Are the US Feds’ knives already out for slaughtering the equity market bull?
We have moved to “Overweight on China equities,” but if 10-year US Treasury real yields break towards 1.5 per cent, it may be time to review our positions.
They say bull markets do not die of old age, but are murdered by the Fed. Last week, inflation-fuelled fears of a greater-than-expected rise in interest rates gave the ageing Bull a severe mauling – particularly in the US – prompting investors to ask whether the global rally in equities was set to roll over; or whether it had the legs to continue higher.
Already the longest bull market in the US since the 1930s – extending gains for 106 months, or almost nine years – questioning the longevity of the rally is entirely reasonable, particularly given the 6 per cent surge in the S&P in January alone.
But as a general rule, what melts up must also melt down; and the correction – particularly in Asia – has been brutal, returning prices to levels last seen in October/November of 2017.
It is highly likely that the growth-inflation trade off, which is driving risk sentiment currently, is likely to continue for some time.
In anticipation of likely higher volatility, how should investors approach the market? Should we be greedy when others are fearful, as Warren Buffett advised? Or should we know when to hold ‘em or when to fold ‘em, as Kenny Rogers suggested?
The problem with such a question is that we only know that markets have corrected after the fact. If we knew price declines last week were merely temporary, buy-on-dip investors would be out in force and the market would be surging higher. Equally, if we knew the sell-off was the start of something more worrying, we would see, or hear, only tumbleweed.
It doesn’t help that markets refuse to play to a consistent or firm set of rules. If an analyst tells you a bull market cannot exist in a period of rising rates, or rising bond yields, economic recession, negative earnings, or even extreme valuations; don’t believe them.
The history of financial markets is replete with examples of both bull and bear markets thriving in the most incongruous and/or contradictory circumstances.
Of course, bull markets are more likely to roll over in the face of a combination of factors – including but not limited to, excessive euphoria, high corporate debt, widening credit spreads, loss of market breath, and extended price momentum – but none of these so-called preconditions, in my view, are flashing signs of danger just yet.
The most insightful and consistent way to explore market opportunities, as always, is to focus on the analyst’s toolbox: fundamentals, valuations and technicals. And right now, there are few signs, in my opinion, that suggest the bull market is going to come crashing down any time soon.
In fact, these are salad days for the global economy, which is expanding at its fastest rate in over 10 years. And after a long period of subpar growth, Asia too is having its moment in the sun, with regional growth likely to expand by a China-boosted 6 per cent in 2018, around the same heady pace as last year. Late cycle bull markets can falter as the probability of recession increases; but current macro momentum – both in the emerging market and the developed market – remains reasonably balanced and stable.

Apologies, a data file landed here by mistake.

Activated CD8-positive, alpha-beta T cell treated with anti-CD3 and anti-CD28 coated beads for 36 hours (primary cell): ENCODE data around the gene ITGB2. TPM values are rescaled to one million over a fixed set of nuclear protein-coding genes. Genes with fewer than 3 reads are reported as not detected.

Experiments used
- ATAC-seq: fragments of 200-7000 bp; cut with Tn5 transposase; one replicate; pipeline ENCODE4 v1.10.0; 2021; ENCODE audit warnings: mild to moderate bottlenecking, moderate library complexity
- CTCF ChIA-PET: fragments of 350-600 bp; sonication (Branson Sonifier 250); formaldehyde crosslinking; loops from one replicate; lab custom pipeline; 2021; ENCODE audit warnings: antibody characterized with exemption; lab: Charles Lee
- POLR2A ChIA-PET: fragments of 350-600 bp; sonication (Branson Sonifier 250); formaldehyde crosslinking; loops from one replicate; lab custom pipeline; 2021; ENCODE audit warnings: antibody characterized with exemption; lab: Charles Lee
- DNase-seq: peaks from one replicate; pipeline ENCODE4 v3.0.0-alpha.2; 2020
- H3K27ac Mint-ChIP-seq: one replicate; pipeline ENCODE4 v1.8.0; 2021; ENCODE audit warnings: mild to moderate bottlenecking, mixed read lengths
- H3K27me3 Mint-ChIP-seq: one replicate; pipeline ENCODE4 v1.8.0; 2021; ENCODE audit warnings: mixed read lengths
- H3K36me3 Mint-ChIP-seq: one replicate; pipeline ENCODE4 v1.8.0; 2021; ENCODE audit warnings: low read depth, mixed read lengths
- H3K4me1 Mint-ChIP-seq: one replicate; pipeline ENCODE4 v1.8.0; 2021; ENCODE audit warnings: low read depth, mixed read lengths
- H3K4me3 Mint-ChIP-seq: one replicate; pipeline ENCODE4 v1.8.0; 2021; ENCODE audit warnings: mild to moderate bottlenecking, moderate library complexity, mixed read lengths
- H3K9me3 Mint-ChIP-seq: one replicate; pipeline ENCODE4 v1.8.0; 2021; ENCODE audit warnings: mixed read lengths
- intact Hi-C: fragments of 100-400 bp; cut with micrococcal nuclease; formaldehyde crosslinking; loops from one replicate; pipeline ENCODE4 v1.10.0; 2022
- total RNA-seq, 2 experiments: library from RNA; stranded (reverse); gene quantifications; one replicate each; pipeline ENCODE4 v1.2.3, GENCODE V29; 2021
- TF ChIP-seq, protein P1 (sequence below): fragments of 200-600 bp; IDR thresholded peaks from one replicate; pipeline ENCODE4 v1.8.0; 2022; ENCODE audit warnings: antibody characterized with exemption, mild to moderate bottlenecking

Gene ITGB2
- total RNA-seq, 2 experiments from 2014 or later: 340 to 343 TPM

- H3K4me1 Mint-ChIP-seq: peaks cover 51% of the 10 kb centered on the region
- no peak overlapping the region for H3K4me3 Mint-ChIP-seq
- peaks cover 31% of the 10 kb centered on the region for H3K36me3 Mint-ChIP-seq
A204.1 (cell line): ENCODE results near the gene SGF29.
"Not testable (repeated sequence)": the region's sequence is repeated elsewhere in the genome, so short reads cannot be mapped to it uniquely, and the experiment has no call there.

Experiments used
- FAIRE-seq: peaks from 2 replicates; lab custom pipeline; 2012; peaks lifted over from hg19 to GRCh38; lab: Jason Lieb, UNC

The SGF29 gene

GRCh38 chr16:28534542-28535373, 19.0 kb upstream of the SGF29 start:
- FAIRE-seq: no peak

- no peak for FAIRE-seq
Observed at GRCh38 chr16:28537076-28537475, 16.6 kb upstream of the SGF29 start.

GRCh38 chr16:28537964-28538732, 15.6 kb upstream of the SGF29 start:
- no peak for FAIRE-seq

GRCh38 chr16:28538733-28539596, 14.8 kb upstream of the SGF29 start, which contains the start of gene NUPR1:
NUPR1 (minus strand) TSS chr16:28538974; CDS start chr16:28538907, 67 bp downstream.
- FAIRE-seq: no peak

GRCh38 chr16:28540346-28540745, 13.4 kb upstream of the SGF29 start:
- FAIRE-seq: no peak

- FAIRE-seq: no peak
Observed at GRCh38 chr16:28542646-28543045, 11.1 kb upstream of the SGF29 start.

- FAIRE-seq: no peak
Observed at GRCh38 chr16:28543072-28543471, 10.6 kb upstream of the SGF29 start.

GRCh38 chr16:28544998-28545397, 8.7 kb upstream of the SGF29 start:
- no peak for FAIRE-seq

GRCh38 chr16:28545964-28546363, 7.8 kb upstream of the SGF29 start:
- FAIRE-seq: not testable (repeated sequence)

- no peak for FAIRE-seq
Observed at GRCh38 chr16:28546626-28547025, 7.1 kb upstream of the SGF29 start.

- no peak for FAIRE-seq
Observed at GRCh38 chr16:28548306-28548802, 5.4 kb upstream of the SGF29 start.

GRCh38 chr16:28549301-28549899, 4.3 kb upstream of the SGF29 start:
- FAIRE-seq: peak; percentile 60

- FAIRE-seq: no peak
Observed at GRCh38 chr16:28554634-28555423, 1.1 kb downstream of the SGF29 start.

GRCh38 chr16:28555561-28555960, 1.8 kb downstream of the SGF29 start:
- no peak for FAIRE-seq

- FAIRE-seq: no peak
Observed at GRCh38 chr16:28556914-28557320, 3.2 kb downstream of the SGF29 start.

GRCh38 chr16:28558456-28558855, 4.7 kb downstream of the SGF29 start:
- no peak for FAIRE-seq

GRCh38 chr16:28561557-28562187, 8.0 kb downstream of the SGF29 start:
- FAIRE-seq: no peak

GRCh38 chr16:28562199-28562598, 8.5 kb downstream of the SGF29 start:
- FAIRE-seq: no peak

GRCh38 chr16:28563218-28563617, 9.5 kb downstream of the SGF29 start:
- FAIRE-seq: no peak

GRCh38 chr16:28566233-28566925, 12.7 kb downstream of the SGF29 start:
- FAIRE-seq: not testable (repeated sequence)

Indeed, corporate fundamentals are actually improving despite rising inflation expectations, delivering an expected 16-18 per cent earnings per share (EPS) growth in Asia ex-Japan in 2018 alone. Under these favourable conditions, our analysis suggests that following an 8-10 per cent correction, equity markets typically generate a further 10 per cent return over the next six months, and 20 pe cent return over the 12 months. This is precisely the returns profile that buy-on-dips investors like to hear.
Importantly for Asia, we anticipate the US dollar to remain under pressure for at least the next six months. Despite expectations for three or four interest rate increases in the coming year, the US dollar remains vulnerable to widening current account and fiscal deficits further compounded by political uncertainties - if not outright instability.
A weak US dollar usually ensures global liquidity becomes more adventurous, seeking growth and earnings opportunities in the emerging markets in general, and Asia in particular. In other words, it’s supportive for Asian equities.
Within Asia, our latest stand-out call remains our “Overweight on China equities”, with the buy catalyst being the dizzying 13 per cent decline in the price of the Hang Seng China Enterprises Index (HSCEI) since its highs in late January – a fall we consider largely overdone.
What are the risks to my reasonably sanguine view? And what should we be looking at for early signs the market may experience pressure?
Well, it seems that driving macro risk appetite is not the usual VIX Index – the so-called fear index – but rather 10-year US yields; or more accurately the 10-year US real yield, adjusted for inflation.
Currently this indicator is trending towards the upper ranges of 0.8-0.9 per cent posted over the past five years, but has yet to break through in any meaningful way.
To the extent that I believe existing inflation risks have been largely priced in following the sharp spike in yields over the past few months, I am comfortable with the existing range holding.
However, caution may be required if real yields start breaking higher – perhaps towards the 1.5 per cent area – which could be negative for equities, and would prompt a review of our positions. One to watch.
John Woods is the Chief Investment Officer, Asia-Pacific, at Credit Suisse.